Real Bout Fatal Fury – 1995 Developer Interview

Real Bout Fatal Fury – 1995 Developer Interview

This Real Bout Fatal Fury interview first appeared in an official strategy guide in 1995. I’ve supplemented it with concept art and a few additional tidbits of information from Neo Geo Freak magazine, as well. It’s a bit more informative than other SNK interviews I’ve translated, and explains the design philosophy and reasoning behind several gameplay changes from Fatal Fury 3.

—What was your concept for this installment of Fatal Fury?

Staff: A new Fatal Fury, one that both beginners and experienced players could enjoy, punched up with loads of snazzy visual effects. That was our image, but of course, the way newcomers and veteran players enjoy a FTG is dramatically different, right? Newcomers play relatively casually, and want to be able to perform lots of different special moves; meanwhile, veterans are more interested in precise timing and big combos. We tried to appeal to both, but above all, to make it the kind of game that jumps out at you visually.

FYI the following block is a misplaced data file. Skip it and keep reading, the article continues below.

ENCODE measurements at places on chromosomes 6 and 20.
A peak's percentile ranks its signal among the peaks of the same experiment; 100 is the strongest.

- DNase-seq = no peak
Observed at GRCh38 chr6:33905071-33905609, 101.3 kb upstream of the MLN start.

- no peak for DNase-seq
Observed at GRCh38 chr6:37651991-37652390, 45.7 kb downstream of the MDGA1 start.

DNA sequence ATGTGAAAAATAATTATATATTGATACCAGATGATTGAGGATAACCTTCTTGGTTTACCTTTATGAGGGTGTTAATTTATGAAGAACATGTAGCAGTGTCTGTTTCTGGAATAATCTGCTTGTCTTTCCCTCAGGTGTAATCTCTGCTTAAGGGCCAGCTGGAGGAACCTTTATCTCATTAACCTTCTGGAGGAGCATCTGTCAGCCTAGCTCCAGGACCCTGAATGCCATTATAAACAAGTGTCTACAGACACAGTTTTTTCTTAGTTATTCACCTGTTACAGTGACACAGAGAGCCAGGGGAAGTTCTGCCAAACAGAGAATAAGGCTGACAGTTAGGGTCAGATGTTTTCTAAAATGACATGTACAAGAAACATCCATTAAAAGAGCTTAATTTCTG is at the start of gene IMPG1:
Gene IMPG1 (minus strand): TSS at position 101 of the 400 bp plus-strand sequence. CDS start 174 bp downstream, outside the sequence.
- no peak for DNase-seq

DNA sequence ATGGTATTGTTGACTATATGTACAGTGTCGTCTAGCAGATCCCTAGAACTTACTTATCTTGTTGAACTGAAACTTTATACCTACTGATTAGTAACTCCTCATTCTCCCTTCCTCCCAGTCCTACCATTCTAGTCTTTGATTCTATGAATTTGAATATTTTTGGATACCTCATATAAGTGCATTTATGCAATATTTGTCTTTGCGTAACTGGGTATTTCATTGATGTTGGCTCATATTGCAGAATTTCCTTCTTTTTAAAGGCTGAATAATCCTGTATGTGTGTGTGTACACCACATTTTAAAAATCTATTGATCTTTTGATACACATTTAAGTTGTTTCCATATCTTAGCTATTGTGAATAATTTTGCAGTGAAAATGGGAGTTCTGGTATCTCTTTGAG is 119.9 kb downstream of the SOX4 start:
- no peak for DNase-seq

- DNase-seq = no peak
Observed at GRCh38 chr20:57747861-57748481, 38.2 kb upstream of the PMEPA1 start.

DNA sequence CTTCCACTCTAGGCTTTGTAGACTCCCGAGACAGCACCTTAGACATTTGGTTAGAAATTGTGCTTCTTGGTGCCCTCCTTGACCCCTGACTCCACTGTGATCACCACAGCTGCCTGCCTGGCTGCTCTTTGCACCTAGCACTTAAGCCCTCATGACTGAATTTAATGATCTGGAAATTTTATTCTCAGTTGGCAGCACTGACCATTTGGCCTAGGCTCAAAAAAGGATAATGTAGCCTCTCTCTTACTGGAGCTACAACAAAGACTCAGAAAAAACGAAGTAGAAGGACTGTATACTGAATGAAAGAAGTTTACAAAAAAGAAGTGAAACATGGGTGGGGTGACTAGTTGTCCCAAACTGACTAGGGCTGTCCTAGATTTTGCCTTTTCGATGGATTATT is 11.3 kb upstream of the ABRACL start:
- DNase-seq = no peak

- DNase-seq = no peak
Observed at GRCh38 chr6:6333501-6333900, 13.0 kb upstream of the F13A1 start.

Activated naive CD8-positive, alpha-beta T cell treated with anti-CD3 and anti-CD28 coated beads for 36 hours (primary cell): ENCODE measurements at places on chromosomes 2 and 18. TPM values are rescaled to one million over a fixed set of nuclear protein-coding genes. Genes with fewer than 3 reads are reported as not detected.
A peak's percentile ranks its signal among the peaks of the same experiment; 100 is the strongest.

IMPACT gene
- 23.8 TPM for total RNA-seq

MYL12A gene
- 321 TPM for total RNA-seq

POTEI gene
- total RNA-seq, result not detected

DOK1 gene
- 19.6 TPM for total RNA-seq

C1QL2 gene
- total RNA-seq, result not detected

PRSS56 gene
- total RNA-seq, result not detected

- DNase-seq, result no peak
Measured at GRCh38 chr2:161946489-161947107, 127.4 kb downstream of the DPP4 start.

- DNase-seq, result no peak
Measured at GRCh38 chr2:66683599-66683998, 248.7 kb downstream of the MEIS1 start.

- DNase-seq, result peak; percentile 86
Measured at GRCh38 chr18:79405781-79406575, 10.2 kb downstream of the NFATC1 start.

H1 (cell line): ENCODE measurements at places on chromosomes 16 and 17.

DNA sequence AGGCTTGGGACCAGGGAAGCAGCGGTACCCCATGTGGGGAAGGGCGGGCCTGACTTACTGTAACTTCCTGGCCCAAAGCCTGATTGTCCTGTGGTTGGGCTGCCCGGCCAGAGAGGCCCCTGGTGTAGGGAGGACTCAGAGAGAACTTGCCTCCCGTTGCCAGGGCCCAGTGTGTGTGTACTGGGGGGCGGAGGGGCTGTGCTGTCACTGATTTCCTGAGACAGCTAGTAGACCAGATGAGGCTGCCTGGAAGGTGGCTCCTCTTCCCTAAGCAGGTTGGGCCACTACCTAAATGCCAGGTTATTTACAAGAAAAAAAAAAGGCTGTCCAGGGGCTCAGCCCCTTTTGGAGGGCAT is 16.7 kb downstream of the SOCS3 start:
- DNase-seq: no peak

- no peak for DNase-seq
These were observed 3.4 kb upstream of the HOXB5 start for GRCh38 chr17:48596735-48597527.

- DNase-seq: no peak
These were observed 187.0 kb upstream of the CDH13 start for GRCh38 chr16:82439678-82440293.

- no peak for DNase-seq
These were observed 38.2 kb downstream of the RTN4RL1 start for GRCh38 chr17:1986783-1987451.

This may be too subtle to notice on first glance, but did you see how most of the stage backgrounds are done in darker colors? We did that so the flashy HIT marks and player graphics would stand out all the more. We asked ourselves, what do players really want to see in a FTG game today? And what you see in Real Bout Fatal Fury is the answer we came up with.

I think you can say this about any game, but if it looks good, it will look fun to players. With that principle as our basis, we endeavored to make a game that truly anyone could enjoy.

—As the fifth installment of the Fatal Fury series, how does it relate to the other games?

Staff: I think for many players, it will remind them of Fatal Fury Special: a fast tempo, lots of combos, and a distinctly different feel from other FTGs… the more I think about it, the more it reminds me of Fatal Fury Special. (laughs) But we didn’t want to make the same game twice, so we really dug deep for new ideas and mechanics to add, to make it even more intereting.

Concept art for Andy and Terry Bogard.

—What is the meaning behind the title “Real Bout”?

Staff: That was actually the working project title of the original Garou Densetsu. As this development progressed, we wracked our brains trying to come up with a new title for this sequel, and wondered if changing the entire title itself wouldn’t be more interesting. Then someone suggested, “hey, what if we bring back ‘Real Bout’…” So we have a lot of attachment to it, as you might imagine.

—Why did you bring back Kim, Billy, and Duck for this game?